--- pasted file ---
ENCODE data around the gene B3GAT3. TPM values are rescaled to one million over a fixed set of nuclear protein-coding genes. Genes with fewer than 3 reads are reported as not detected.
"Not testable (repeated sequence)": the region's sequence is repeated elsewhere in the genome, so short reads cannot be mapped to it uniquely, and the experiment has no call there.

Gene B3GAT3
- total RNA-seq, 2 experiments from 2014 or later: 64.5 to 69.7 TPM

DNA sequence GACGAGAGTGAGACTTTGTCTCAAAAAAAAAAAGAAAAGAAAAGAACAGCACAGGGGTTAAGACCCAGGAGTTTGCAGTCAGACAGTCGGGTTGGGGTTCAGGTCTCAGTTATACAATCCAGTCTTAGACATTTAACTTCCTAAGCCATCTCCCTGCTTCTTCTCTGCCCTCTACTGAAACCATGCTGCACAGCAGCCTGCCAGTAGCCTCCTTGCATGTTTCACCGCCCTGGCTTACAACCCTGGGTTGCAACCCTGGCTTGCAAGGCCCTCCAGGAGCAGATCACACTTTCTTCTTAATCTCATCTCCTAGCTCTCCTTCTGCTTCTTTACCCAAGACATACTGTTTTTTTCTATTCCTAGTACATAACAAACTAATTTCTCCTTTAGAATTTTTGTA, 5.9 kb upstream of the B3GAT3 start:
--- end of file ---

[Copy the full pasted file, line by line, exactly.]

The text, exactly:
ENCODE data around the gene B3GAT3. TPM values are rescaled to one million over a fixed set of nuclear protein-coding genes. Genes with fewer than 3 reads are reported as not detected.
"Not testable (repeated sequence)": the region's sequence is repeated elsewhere in the genome, so short reads cannot be mapped to it uniquely, and the experiment has no call there.

Gene B3GAT3
- total RNA-seq, 2 experiments from 2014 or later: 64.5 to 69.7 TPM

DNA sequence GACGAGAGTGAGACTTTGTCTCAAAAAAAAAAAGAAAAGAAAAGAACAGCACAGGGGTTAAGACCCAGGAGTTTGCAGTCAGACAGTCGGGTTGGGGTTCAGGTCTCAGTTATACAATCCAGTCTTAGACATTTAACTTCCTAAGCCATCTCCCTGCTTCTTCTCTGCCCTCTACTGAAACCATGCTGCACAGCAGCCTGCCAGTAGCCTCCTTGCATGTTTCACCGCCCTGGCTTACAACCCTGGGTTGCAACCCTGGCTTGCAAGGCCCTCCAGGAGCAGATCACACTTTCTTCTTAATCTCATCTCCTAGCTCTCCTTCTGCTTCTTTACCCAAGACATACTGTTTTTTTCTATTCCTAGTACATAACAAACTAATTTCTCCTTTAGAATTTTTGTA, 5.9 kb upstream of the B3GAT3 start: